Tech – for Everyone

Tech Tips and Tricks & Advice – written in plain English.

Latest News on Windows 10

Many are waiting for the new Windows 10 (as I am not alone in avoiding Windows 8..). And there will be a launch party this week. (So of course the tech pundits are busy. Never mind it’s all speculation..)

* Are you ready for the next chapter of Windows 10?

Microsoft’s next even will be held on January 21, 2015. Greg Shultz speculates about some of the things we might see in the next chapter of Windows 10.Read more..

* What to expect (and what you won’t see) at this week’s Windows 10 launch

What’s next for Windows 10? This week’s unveiling in Redmond should focus on consumer features. It will also reveal how well Microsoft is coping with the unprecedented shift from traditional PCs to mobile computing.Read more..

I’m always amused when I see phrases like “eagerly awaited”. I mean, how many people, really, are “eagerly awaiting” improvements to SkyDrive OneDrive? Six?

Good news for a handful of people: Microsoft will be webcast-ing the launch event live (Microsoft will provide more specific details about the webcast on the Blogging Windows site). I hope their cloud infrastructure will be able to handle the demand…

I only want to know one thing: will Microsoft go to a ‘subscription’ pricing plan (where you basically rent your computer’s ability to operate) like they have with Office? If they do… that’ll be it for me and tech. I’ll ride Windows 7 until the wheels fall off, and then walk away. Go off the grid. (And if the InfoSec headlines remain similar to what they have been, I may walk away sooner than that.)

Beware of your refrigerator

Finally, if you’re like me you look upon the impending so-called Internet of Things with a wary eye at a minimum and possibly full-blown paranoia. Slate has a great article you should check out calledPretty Much Every Smart Home Device You Can Think of Has Been Hacked” which you can read here.

Welcome, SkyNet. I for one welcome our new overlords.” ~ From WServerNews

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Today’s quote:It’s important to have a dream: otherwise you might notice where you really are.” ~ Naomi Alderman

Copyright 2007-2015 © “Tech Paul” (Paul Eckstrom). All Rights Reserved.


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All we really have, in the end, are our stories.
Make yours great ones. Ones to be proud of.

January 19, 2015 Posted by | Microsoft, News, tech, Windows, Windows 10 | , , , , , | 2 Comments

I Like Fridays Better Than Mondays..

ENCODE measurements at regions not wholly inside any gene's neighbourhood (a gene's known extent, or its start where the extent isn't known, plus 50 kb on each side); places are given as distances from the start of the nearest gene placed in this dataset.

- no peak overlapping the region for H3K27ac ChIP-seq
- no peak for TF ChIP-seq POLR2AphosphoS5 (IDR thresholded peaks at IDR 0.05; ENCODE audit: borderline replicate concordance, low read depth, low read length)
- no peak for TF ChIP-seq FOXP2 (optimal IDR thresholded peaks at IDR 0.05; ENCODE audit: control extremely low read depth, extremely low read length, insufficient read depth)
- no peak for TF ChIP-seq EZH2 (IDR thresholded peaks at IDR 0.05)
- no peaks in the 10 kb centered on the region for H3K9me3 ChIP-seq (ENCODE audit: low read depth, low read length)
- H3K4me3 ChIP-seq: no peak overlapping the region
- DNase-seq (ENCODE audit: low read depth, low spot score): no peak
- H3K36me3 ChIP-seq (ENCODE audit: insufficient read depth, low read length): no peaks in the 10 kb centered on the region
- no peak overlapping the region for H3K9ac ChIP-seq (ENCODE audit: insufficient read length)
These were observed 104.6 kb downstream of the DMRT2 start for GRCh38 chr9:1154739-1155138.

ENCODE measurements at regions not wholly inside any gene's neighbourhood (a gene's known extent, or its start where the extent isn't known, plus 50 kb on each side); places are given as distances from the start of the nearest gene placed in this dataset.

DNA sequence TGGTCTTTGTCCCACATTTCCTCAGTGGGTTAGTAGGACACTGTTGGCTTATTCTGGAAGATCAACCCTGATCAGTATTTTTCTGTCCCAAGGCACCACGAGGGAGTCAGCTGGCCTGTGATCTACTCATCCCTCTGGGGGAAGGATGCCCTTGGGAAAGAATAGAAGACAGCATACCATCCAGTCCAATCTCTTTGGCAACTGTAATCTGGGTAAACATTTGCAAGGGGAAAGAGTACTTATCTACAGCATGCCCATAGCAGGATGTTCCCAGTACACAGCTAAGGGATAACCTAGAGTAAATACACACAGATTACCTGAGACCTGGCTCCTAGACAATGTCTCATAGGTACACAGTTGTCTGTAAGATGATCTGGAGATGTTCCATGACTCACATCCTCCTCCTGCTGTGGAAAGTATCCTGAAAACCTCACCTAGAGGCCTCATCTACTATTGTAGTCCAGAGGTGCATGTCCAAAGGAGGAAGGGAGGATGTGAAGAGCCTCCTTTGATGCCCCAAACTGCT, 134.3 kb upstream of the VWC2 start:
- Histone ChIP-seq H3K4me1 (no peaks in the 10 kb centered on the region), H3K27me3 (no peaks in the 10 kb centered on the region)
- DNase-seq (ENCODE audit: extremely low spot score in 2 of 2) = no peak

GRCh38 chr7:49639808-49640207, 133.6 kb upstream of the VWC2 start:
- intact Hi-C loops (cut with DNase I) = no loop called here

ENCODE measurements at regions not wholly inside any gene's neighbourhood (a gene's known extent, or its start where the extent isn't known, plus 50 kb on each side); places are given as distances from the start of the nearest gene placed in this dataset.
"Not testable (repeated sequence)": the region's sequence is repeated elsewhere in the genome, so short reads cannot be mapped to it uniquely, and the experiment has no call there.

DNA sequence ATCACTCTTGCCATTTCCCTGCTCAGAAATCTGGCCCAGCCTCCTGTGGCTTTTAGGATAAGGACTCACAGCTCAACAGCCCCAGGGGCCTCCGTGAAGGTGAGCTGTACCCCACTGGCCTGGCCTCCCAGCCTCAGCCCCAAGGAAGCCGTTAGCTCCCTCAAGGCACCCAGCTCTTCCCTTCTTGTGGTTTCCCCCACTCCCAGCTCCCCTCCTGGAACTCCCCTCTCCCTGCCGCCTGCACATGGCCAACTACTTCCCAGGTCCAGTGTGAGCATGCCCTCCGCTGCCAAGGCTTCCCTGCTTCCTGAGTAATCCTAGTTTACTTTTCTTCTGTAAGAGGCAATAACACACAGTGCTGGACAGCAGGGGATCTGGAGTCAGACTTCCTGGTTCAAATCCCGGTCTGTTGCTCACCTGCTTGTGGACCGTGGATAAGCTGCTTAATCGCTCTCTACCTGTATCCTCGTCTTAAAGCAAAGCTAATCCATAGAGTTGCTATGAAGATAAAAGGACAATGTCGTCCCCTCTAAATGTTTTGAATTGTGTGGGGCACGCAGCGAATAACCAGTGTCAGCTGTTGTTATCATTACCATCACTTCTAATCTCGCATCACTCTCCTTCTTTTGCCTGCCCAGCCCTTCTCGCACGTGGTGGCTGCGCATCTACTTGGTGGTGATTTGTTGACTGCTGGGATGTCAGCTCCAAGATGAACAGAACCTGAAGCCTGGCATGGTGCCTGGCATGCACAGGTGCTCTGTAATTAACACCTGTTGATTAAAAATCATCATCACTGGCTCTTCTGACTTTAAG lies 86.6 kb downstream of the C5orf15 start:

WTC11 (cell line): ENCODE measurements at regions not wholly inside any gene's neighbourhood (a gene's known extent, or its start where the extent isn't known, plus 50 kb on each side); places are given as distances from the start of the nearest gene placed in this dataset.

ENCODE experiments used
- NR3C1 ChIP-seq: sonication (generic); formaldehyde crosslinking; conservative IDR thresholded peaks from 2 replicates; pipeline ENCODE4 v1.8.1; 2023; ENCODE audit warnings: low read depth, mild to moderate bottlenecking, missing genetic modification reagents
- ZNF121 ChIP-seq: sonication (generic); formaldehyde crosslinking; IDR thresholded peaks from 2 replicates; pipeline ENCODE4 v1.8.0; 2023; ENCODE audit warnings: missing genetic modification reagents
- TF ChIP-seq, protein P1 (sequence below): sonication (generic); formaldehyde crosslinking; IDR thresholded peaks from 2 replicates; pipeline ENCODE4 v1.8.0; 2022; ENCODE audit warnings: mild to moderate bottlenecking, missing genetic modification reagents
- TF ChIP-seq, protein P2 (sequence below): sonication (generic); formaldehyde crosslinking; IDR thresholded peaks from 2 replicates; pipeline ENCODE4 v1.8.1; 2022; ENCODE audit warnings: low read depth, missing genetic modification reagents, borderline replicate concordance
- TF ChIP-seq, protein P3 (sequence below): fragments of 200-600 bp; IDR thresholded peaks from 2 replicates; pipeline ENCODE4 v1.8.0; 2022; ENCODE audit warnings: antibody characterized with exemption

I do not have a lot of time today, but here are a few things..

* MediaFire Launches Android App With 50GB Free Storage

MediaFire is rolling out the red carpet for Android owners, unlocking 50GB of free storage along with its new Android-based storage application.

The app joins its iOS counterpart in providing on-the-go productivity for people who need to access and share files from anywhere.” Read more..

[update: for a review of MediaFire from a man I trust, click here.]

And sometimes, I do not know whether to laugh, or cry.. (but it is an interesting read): Facebook Posts Easier to Remember Than Actual Faces, Books

Your memory of Facebook posts is likely stronger than your recollection of actual faces or actual books, according to a new study.Read more..

After yesterday’s article, a reader wrote and asked..

Q:Hi Paul, How about some discussion on AV availability for smart phones, especially the new Windows phone I got during the holidays.” ~ Jay

A: Jay,
Well.. smartphones and tablets are not my area of expertise; but I have discussed that in the past, (and posted 15 Mobile Security Tools (smart phones/tablets) in my Blogroll links) but it has been a while.

I do not use iGadgets, so I don’t know what is currently available for iOS in the iStore (at one point, there was nothing). Same goes for the Windows Phone. But I use Lookout on my (Android) phone and am trying Norton Mobile Lite on my (Android) tablet (both are free). So far I have no complaints with either. (And I believe they have versions for the other mobiles.)
I haven’t looked to see if anyone has posted any efficacy tests recently, but your comment/question has prompted me to make a mental note to research that.

This may help too: Got a New Phone For Christmas? Don’t Forget These Safety Tips

Perhaps a reader can contribute more on this question..?

* A game-changing lawsuit? Free credit checks sought after ‘unprecedented’ data loss

Class-action lawsuit launched by N.L. lawyer on behalf of 583,000 CanadiansRead more..

(If agencies actually could be held liable for the data they lose… BIG changes will occur..! [Right now, it’s kinda just an “oh, well.”])

* Friday Fun Video

Today’s quote:Those are my principles. If you don’t like them I have others.” ~ Groucho Marx

Copyright 2007-2013 © “Tech Paul” (Paul Eckstrom). All Rights Reserved.


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All we really have, in the end, are our stories.
Make yours great ones. Ones to be proud of.